MODERN MOTHERHOOD — God uses every season

By on May 1, 2019

BY LIBBO CROSSWHITE

 

 


God uses every season

 

Have you ever experienced that moment in the grocery store where you see an old friend you haven’t seen in a while? That pleasant encounter is what I am experiencing now — spending a few moments with an old friend catching up. It’s been eight months since I have written this column and I have missed the chance to spend time with you while you’re at the doctor’s office or waiting for a friend at your favorite local eatery.

 

For a large portion of the last eight months, the Crosswhite family has been enjoying a season of contentment. A season that has allowed us to slow down a little while simultaneously commandeering a kitten and a puppy within a two-month period. A season that has brought us a shorter commute and a tree swing — meaning more time at home after school.

 

When the seasons began to change and we could finally get outside, many afternoons Mary, Russell and I would climb on the swing and look up at the sky, finally blue and not gray, and marvel at the skinny, naked branches of the large tree that held us.

 

Until one day I looked up and, though I had spent many afternoons staring at the same tree, I noticed new growth had started to form after the barren season of winter. Out of nowhere, life began to color the trees almost overnight.

 

I feel like that’s how motherhood, and life in general, is sometimes. We look up in the mundane, seemingly meaningless day-to-day tasks and a season has changed before our eyes.

 

The sovereignty of God is so clearly revealed in the changing of the seasons. The reality is that many of you may have been in a season of suffering over the last eight months. How refreshing it was to read last month’s issue on a personal mom-hero of mine, Christy Henderson. She has used her seasons of suffering and sadness in ways that have been a light to so many, including me in my own seasons of sadness and internal battles.

 

The beauty of the gospel is there is life in our sufferings. The Easter season teaches us this. John Piper, my unofficial adopted grandpa, puts it beautifully this way:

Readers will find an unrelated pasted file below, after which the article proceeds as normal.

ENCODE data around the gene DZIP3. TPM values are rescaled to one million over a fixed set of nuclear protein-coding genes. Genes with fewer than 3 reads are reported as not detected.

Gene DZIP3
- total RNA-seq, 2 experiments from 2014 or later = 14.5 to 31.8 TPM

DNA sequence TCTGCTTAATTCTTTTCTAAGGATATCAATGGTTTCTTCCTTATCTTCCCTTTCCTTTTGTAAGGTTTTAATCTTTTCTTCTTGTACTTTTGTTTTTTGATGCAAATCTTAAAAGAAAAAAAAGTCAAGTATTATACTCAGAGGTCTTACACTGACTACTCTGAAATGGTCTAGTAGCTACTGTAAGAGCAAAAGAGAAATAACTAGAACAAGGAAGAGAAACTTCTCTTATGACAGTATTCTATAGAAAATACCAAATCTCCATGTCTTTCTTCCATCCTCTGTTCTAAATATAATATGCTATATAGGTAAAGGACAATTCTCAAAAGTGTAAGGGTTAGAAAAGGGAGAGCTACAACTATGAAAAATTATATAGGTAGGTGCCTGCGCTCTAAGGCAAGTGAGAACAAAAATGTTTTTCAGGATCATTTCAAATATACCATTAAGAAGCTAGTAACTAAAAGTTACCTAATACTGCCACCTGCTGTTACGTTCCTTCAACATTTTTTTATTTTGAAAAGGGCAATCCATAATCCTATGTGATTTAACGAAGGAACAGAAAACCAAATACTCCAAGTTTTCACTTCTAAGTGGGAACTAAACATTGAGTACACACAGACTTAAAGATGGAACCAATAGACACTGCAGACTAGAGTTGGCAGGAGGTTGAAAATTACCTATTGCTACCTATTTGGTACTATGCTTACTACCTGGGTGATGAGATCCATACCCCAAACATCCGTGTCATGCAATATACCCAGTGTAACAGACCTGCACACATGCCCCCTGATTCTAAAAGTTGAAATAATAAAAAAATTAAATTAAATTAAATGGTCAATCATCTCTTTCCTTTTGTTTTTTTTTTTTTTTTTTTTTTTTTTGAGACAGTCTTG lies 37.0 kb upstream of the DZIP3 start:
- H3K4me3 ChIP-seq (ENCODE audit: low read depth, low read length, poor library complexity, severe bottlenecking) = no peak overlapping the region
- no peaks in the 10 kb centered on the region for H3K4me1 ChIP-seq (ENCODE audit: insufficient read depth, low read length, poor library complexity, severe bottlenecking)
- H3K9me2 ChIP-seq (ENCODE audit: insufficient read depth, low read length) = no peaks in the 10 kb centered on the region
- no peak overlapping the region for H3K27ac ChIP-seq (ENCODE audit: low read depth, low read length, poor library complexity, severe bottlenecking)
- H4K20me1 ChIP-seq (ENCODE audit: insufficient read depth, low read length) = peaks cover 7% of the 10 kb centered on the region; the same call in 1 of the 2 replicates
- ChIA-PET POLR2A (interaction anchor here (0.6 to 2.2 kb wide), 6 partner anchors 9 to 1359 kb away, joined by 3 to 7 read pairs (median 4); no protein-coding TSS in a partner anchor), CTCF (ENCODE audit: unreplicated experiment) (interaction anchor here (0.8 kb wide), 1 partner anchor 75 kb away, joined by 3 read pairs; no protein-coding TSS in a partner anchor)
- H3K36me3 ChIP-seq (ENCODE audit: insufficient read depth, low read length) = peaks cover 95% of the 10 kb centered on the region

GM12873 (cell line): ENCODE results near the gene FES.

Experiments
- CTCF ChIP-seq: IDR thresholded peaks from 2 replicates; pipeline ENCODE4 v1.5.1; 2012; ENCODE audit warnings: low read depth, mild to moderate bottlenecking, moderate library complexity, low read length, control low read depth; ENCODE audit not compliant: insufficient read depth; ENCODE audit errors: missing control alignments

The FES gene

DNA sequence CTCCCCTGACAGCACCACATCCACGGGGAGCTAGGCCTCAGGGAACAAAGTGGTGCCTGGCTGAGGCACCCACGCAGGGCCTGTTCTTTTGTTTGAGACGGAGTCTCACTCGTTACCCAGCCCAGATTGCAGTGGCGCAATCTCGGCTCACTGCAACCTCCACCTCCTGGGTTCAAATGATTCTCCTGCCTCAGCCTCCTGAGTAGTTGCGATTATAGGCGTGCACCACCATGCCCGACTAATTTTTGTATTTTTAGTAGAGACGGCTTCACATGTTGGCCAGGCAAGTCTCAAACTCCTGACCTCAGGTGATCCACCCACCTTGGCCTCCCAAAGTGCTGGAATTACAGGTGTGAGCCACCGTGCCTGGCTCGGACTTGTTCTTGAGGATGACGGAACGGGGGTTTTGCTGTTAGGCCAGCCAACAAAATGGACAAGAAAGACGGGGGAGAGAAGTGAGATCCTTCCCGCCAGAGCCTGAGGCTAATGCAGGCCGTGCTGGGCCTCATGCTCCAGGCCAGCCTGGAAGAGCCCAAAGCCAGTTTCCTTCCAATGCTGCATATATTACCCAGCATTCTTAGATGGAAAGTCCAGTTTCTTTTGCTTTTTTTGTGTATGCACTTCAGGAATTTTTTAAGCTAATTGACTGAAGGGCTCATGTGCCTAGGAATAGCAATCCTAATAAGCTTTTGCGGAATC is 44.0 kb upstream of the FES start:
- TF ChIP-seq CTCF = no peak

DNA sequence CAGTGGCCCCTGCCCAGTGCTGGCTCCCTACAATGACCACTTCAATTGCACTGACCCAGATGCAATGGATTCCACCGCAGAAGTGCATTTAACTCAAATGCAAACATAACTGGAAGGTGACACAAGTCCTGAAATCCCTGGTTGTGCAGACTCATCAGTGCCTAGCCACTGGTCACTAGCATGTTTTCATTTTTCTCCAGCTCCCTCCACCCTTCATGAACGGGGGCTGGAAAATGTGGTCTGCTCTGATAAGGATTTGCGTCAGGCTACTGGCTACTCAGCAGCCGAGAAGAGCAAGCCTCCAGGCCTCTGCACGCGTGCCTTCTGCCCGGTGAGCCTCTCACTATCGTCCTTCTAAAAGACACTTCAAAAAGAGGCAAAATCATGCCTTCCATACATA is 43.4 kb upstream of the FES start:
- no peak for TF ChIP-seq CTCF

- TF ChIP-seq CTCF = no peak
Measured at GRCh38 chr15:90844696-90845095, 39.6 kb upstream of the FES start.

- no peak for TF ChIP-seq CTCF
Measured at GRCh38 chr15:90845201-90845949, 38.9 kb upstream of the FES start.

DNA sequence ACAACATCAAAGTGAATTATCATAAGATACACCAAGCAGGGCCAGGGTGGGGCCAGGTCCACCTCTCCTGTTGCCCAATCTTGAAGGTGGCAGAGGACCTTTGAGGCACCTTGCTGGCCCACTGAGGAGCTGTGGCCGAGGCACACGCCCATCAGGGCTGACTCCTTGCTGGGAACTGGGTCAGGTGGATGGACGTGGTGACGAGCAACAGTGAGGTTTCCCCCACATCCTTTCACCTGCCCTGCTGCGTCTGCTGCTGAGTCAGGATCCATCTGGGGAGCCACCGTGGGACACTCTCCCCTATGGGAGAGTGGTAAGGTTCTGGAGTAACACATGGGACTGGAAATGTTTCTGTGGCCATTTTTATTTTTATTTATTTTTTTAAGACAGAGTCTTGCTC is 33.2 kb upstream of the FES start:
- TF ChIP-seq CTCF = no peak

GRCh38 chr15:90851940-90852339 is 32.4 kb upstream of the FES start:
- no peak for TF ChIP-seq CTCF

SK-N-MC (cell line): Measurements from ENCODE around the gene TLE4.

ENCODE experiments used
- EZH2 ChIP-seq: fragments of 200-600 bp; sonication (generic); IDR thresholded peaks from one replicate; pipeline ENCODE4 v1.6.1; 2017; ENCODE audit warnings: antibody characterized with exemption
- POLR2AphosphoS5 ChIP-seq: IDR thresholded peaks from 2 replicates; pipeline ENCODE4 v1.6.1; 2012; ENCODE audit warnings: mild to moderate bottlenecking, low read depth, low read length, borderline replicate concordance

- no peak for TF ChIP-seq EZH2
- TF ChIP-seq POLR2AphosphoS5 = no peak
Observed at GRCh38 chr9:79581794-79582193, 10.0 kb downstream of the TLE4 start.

“But listen: If the sovereign, all-governing God was weaving a fabric of beauty and hope out of the sufferings, rejection, murder, and resurrection of his Son, will he not weave out of the torn pieces and the tangled threads of your life a beautiful tapestry for his glory?”

 

Whether they are joyous or sorrowful, our seasons are predestined by our Creator. When we give up ownership of the ultimate plan that God has — for our families, our careers, our relationships, our money, our successes — then we begin to see the beauty of what Jesus encountered on the cross. A literal and figurative death to self and rebirth to everlasting life — an eternal life beyond our mere earthly ones. Life in what is seemingly dead. Green leaves sprouting out of skinny, naked twigs.

 

Clay and I recently lamented the fact that our babies are quite literally no longer babies. No more diapers, no more bottles — now it’s missing teeth and kindergarten homework and perhaps the most enjoyable season of parenting so far, T-ball season.

 

Let me just tell you, I think I have found the sweet spot of motherhood — T-ball practice, T-ball gear, the snacks, the chaos, the herding of cats. It’s every bit of the good stuff that you are promised will occur when you’re sleep-deprived and delusional in the newborn stage.

 

We had our first game recently and as I was trying to simultaneously call out the batting order, make sure girls had helmets secured and pull Russell off the mound, I got to watch Mary Thomas hit the ball, run all of the bases and dive HEAD FIRST into home. After proudly sliding across home plate, she sprinted to me in the dugout and screamed, “DID YOU SEE THAT?!” Full of joy —– the kind that can only come after getting a little dirty from face planting in the dirt.

 

Regardless of the season you’re in, may we see the promise of our suffering King in 1 Peter 5:10, “And the God of all grace, who called you to his eternal glory in Christ, after you have suffered a little while, will himself restore you and make you strong, firm and steadfast.”

 

 

Libbo Haskins Crosswhite and her husband, Clay, live in Madison and attend Pinelake. They have one daughter, Mary Thomas, who is 5 years old and a son, Russell, who is 3 years old. She is the high school guidance counselor at Madison-Ridgeland Academy and can be emailed at lcrosswhite@mrapats.org.